41 – How to Manage Your Bookkeeping in the DIY Phase
June 27, 2019
This episode is brought to you by my bookkeeping strategy sessions. You’re probably in one of three areas. DIY, outsourcing or understanding. Each of these stages comes with different struggles and questions. I can help with all three.
If you’re stuck and don’t know how to begin tackling your massive bookkeeping problem that’s keeping you up at night, I can help. We can create an actionable, manageable plan for you to catch up with your books and how to not fall behind again. To book one of these limited sessions, email me at firstname.lastname@example.org to be sure we are a good fit to work together. Now, on with the show.
How to manage your own bookkeeping in the DIY phase.
If you are in the beginning phases of business, you’re probably doing your own bookkeeping. Unless you have lots of cash up front and are able to outsource this, you’re the one sitting behind the computer working on this.
But what should you be doing? How do you know it’s all getting done? And done correctly?
5 tips on how to manage your bookkeeping
- Put it on your calendar and stick to it as if it were a meeting with your most important client. Make a date with yourself to get it done. This should be at least monthly and is for functions like reconciling, creating invoices, marking invoices paid and so on. It doesn’t have to be a boring experience either, especially if you’re dreading it. Find a quiet spot or a coffee shop to go to. Have a beverage of your choice. Anything alcoholic is probably not a good idea, but maybe you get a smoothie or something you don’t normally have as a treat while you’re working on it. And when you’re done, make plans to do something you enjoy!
- Check your cash every day, even if it’s painful. Cashflow and cash management are two areas that absolutely destroy businesses. If you don’t have cash, then you don’t have much of a business. Check your balances every day. If it’s getting low, check on your receivables. Keep a pulse on what’s happening. If you know that payroll is on Friday and you need $2,000, on Monday you can know if you’re going to have enough. Make sure that you track those big expense too to know when they’re due so that you can have enough to cover them.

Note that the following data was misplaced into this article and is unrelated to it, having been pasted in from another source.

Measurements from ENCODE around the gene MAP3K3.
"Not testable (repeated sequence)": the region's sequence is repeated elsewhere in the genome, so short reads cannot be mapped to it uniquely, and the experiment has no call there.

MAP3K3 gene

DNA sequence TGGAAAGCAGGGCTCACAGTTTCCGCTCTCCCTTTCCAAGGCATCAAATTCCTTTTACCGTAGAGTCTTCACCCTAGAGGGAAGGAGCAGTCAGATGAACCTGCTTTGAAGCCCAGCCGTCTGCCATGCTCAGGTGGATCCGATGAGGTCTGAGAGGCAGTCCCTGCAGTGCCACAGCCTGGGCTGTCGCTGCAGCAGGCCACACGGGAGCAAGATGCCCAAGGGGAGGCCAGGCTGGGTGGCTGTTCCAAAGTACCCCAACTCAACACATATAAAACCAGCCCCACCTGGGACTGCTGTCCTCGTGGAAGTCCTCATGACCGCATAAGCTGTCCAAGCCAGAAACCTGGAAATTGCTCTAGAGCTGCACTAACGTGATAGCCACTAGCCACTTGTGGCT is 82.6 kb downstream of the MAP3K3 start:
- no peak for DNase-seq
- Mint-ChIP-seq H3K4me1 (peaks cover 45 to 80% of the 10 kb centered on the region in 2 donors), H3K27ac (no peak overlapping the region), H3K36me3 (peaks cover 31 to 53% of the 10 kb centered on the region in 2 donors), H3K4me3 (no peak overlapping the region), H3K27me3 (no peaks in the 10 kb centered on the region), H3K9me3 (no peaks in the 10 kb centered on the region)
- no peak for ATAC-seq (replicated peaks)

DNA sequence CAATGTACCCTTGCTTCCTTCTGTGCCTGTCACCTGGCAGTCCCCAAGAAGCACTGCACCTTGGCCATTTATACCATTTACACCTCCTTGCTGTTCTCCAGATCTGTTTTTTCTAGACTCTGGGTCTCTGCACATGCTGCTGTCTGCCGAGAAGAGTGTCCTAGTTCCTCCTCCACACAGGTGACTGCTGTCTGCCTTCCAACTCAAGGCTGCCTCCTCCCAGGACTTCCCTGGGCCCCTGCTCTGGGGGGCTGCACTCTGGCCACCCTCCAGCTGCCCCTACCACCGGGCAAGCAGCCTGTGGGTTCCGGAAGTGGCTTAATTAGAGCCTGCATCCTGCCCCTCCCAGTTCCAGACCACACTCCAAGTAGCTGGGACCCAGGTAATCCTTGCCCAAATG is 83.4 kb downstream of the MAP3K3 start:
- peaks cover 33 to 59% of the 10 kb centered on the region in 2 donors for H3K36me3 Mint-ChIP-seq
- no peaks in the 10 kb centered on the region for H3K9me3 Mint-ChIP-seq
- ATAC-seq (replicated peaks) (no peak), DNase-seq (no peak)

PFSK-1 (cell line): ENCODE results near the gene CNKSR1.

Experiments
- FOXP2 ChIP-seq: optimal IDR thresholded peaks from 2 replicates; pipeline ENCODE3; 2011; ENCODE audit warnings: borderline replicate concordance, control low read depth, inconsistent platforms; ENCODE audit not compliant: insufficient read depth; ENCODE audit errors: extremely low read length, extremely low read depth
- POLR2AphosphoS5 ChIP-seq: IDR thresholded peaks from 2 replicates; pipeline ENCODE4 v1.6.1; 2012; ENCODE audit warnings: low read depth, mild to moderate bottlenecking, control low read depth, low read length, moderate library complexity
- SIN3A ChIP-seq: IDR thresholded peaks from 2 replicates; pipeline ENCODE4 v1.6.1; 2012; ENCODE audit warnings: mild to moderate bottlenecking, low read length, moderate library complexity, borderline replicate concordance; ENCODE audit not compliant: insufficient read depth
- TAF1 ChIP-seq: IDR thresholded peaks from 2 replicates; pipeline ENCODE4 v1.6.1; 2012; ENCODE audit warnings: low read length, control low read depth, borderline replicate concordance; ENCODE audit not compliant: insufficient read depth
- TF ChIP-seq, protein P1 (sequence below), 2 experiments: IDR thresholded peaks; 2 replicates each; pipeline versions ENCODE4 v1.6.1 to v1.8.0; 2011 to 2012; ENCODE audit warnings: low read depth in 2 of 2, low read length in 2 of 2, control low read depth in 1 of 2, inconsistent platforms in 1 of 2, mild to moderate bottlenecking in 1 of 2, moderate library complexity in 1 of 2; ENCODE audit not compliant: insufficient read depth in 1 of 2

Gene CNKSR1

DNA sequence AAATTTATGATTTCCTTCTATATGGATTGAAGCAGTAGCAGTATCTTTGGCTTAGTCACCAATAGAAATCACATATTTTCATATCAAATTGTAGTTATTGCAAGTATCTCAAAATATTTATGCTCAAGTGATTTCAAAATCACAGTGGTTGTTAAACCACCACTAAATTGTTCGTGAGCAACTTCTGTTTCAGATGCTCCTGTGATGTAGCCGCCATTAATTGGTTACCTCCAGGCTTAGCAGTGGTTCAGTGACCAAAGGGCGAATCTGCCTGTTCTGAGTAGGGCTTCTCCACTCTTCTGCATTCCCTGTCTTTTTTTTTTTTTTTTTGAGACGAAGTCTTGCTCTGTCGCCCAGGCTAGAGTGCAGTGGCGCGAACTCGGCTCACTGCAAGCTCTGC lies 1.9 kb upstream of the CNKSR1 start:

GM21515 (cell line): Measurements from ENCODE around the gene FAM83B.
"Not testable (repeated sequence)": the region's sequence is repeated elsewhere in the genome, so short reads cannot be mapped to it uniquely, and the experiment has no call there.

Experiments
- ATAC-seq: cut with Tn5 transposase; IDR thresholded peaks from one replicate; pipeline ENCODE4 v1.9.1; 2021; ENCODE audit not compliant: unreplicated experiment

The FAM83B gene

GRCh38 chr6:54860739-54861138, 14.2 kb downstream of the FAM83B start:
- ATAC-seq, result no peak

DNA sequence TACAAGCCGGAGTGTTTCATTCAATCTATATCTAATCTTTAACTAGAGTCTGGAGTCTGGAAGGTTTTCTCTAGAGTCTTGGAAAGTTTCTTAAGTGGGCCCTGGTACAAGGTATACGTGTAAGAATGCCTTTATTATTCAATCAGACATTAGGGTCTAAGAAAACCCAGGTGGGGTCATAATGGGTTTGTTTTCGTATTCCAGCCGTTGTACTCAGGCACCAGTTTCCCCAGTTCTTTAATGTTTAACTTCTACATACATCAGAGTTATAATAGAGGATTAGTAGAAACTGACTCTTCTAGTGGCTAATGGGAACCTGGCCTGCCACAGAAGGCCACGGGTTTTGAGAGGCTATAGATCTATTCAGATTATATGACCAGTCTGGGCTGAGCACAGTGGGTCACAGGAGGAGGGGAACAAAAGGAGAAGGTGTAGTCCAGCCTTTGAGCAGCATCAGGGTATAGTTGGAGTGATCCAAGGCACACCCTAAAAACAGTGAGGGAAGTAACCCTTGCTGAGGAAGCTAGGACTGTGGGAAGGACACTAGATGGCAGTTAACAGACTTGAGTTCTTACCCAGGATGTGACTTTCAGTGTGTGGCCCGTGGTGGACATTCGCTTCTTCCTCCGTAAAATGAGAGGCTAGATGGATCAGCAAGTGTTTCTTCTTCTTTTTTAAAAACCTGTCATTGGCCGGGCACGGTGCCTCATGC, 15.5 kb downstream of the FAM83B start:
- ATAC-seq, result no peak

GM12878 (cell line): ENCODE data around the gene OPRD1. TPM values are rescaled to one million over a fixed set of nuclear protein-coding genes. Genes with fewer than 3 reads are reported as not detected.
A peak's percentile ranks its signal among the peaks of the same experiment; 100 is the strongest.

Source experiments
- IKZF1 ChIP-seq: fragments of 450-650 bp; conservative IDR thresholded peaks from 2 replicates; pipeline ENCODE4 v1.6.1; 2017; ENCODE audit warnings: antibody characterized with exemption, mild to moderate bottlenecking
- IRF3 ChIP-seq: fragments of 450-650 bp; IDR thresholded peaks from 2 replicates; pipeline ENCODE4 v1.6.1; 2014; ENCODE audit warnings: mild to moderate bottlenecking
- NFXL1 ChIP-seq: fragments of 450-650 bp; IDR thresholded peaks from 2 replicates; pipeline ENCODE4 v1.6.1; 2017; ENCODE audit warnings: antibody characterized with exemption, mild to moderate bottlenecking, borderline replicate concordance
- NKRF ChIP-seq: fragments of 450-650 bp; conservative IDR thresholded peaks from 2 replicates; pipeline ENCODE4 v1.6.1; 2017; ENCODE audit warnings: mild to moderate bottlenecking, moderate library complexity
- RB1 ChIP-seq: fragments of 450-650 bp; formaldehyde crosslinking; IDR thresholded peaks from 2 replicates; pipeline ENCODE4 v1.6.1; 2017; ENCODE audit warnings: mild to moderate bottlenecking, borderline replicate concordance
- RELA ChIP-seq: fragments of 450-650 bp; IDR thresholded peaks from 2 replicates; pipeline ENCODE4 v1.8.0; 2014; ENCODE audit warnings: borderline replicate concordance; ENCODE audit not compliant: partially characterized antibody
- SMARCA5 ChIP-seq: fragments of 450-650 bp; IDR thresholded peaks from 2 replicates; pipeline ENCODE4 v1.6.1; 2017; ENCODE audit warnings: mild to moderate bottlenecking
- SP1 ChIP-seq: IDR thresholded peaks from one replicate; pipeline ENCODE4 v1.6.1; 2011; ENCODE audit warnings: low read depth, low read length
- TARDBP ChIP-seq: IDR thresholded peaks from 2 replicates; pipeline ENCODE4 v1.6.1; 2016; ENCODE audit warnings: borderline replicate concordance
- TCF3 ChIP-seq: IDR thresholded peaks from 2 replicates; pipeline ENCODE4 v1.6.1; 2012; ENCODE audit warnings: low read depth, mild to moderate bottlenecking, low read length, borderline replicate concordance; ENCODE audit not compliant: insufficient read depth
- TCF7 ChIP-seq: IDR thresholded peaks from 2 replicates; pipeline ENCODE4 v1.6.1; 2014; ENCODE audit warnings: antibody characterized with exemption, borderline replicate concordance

- Send out invoices promptly and follow up. This all goes back to receivables and cash flow. When you have a contract with a client, it should have a fee schedule in the contract. You can create those invoices in QuickBooks and date them into the future so that you know when to send out invoices. Send them promptly. Make a calendar reminder. And follow up with them if they’re not paid within a few days, weeks and definitely by the end of the month. You don’t want to pester your clients, but you do want them to know you’re running a business, not a charity. You may even want to have language in your contract that states if they don’t pay, they don’t get their work.
- Put time aside to pay your bills one day a week or see what was withdrawn. This is different than the first item because that is mainly geared towards tasks in QuickBooks. This is just making sure the bills are paid! I still have clients that get paper bills or electronic bills that have to be paid. Keeping up with these is essential to build trust and goodwill with your vendors. If you become known for not paying your bills timely, then people won’t want to work with you. If you’re paying electronically, this won’t take long. If you’re cutting checks, it will take a little longer, but it’s still worth it to keep up with every single week.
- Keep up with your receipts, even if you’re just taking a photo of them and putting it in a album on your phone. Receipts are the bane of so many business owner’s existence. I’ve found that the simpler you make the system, the better. So, when you’re checking out at Target for business expenses on your business card, take a snapshot of the receipt right then. And then leave. It takes two seconds and now you have an electronic copy of your receipt that you will need when you reconcile your accounts at the end of the month.
I’d be honored to work with you. To get started, email me at email@example.com with the problem you’re having and we can discuss the best way to get to a solution.
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So until next time, go, make it happen.